Theology is flexible; time for a stretch

The nature of the Bible is something that keeps many people awake at night thinking about it. Many who are far more intelligent than I am, have spent their lives looking at what the Bible is and how we should approach it. This is a subject that has been debated and discussed throughout history with no complete agreement. Today, there is still no complete agreement but the discussion seems to have become more polarized in terms of that you either believe the Bible or you do not; at least these are the options being put forward by some sections of Christianity. If you believe the Bible is the complete, inerrant word of God then you believe the Bible and are a true Christian. If you do not, you are not a true Christian. But this does an injustice to the nature of the Bible, the nature of humans and indeed, the nature of God.

The Bible is not one book, it is a compilation of 66 books written by different authors between 2000 years ago for parts of the New Testament, and 3500 years ago for parts of the Old Testament. It spans a number of genres from poetry to prophecy to biographies. Whilst God is in all of it, not all of God is in it. God is an infinite being, the Bible is a finite set of books. By those very definitions the Bible cannot contain everything there is about God. Whilst John concludes his gospel about Jesus’s acts, it serves a pointer to this;

Jesus did many other things as well. If every one of them were written down, I suppose that even the whole world would not have room for the books that would be written (John 21:25)

If not even the acts of Jesus can be contained in one book, why would the whole of God be contained in any number of books? We would need an infinite number of books, but God lives in us, his spirit is in us. He continues to inspire and lead us to this day.  God and the Holy Spirit have not stopped working simply because documents and letters were brought together under one book titled The Bible. This inevitably brings up the question of inerrancy as it plays a huge part in the ongoing discussions mentioned at the beginning. Timothy Price, among many others, has done 2 excellent pieces on this, one on his website on why the Bible is not inerrant and another here on why it determines where we place our trust. This brings us onto the nature of relationship.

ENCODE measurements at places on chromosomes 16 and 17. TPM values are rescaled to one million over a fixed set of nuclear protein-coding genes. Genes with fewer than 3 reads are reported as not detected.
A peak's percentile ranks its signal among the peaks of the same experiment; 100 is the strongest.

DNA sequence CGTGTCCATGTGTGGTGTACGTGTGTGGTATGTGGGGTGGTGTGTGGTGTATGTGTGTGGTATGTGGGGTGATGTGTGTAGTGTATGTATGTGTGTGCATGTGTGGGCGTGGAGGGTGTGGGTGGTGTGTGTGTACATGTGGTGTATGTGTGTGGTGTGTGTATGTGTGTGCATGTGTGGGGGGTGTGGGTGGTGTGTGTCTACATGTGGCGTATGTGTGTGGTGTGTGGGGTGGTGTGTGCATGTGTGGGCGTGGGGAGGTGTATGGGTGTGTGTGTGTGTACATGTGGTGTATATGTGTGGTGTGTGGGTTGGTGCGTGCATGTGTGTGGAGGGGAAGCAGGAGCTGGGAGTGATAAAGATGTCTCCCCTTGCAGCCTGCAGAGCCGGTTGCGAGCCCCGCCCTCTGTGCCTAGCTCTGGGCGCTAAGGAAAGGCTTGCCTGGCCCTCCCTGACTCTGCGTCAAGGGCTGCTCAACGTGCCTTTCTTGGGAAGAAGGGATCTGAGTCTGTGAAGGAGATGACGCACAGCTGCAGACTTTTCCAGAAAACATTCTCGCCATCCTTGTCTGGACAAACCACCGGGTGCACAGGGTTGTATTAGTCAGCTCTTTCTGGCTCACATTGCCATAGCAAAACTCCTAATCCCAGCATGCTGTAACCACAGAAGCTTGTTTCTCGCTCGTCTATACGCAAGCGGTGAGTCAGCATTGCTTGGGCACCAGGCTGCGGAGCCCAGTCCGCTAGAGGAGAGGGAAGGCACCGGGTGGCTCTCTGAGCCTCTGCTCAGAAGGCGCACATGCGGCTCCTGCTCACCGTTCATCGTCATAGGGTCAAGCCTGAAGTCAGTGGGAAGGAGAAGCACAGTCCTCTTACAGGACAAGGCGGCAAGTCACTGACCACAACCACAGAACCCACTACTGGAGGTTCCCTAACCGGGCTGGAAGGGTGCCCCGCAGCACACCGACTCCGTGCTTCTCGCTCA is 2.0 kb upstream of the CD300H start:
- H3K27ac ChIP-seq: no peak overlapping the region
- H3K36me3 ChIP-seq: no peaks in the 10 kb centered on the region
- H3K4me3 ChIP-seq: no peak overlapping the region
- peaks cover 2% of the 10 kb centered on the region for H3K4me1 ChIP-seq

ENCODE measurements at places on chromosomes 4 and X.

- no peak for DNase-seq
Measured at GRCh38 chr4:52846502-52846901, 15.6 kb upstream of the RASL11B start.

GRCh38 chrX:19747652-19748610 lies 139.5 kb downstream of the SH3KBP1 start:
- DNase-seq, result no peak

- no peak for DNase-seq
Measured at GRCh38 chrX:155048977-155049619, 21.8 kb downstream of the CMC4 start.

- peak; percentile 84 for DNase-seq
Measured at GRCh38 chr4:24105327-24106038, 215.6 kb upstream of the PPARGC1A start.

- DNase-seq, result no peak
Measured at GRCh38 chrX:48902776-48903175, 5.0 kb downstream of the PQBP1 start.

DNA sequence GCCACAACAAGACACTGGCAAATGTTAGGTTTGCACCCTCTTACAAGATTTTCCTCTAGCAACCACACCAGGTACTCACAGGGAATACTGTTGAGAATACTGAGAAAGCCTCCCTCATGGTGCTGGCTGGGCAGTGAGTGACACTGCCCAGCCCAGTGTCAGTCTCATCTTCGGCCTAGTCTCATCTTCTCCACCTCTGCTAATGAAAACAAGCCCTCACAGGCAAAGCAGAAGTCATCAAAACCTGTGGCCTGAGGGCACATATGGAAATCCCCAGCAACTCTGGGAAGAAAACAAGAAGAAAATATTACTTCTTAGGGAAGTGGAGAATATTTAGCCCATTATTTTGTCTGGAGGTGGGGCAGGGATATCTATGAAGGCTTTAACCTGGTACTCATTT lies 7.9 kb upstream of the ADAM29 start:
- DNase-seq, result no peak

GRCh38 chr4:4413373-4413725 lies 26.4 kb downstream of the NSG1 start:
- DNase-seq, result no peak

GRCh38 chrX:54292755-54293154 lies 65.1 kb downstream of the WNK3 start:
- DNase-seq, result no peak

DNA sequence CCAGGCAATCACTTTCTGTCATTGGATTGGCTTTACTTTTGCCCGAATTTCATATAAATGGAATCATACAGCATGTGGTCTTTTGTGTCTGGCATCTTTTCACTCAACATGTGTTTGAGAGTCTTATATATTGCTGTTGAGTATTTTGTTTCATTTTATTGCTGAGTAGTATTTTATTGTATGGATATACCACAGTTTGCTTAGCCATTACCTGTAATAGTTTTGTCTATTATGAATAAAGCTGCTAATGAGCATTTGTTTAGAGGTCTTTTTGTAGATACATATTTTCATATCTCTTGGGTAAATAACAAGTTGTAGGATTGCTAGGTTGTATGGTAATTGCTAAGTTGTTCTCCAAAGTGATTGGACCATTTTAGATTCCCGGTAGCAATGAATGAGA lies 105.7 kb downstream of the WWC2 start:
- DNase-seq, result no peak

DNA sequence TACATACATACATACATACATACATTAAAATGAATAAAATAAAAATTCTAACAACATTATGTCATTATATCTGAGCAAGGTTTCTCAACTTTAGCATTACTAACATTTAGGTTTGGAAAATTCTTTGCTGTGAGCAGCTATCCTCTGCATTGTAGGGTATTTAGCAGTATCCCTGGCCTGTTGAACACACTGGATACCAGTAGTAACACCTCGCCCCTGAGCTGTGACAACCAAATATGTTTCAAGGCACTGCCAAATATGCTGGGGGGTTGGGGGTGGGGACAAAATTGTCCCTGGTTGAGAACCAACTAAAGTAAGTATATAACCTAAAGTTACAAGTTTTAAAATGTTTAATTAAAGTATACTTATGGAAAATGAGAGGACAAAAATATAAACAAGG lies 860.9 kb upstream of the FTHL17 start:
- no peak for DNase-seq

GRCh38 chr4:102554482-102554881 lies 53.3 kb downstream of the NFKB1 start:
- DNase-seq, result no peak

There is a wonderful exchange between the characters Camerlengo Patrick McKenna and Robert Langdon in the movie Angels and Demons. Just some background, Robert Langdon is trying to find 4 kidnapped Cardinals and the Illuminati are reportedly involved. They’ve left a message showing they have the Cardinals and Langdon needs access to the Vatican archives to help find them. The below takes place just after this in the papal office;


Camerlengo Patrick McKenna: Christianity’s most sacred codices are in that archive. Given your recent entanglement with the church, there is a question I’d like to ask you first, here, in the office of His Holiness.

Camerlengo Patrick McKenna: Do you believe in God, sir?

Robert Langdon: Father, I simply believe that religion…

Camerlengo Patrick McKenna: I did not ask if you believe what man says about God. I asked if you believe in God.

Robert Langdon: I’m an academic. My mind tells me I will never understand God.

Camerlengo Patrick McKenna: And your heart?

Robert Langdon: Tells me I’m not meant to. Faith is a gift that I have yet to receive. [1]


The Camerlengo puts the emphasis on God, not what we think about God and not how we interpret the Bible. How we think about God and what we learn about him, is part of our relationship with him. Relationships are personal things, all of our relationships with God are unique and personal to us because we are all different. Knowing what the Bible says does not mean we know God, it means we know what the Bible says about him. as Peter Enns put it in an interview; “How we think about God is always multiple steps removed from the real thing”  [2] We cannot know God just from reading the Bible any more than we can know someone from reading their biography. You can know about them but a relationship involves knowing them and you do that through experience. Abraham, Moses, Elijah were all carrying out Gods work and they did not have any Bible or scriptures to go on. Our experience of Christ drives our lives, it plays a part in how we read the Bible. After his conversion, when Paul quoted Old Testament passages he removed the violent parts and completely changed the context. As Derek Flood observed in an article he wrote for Sojourners;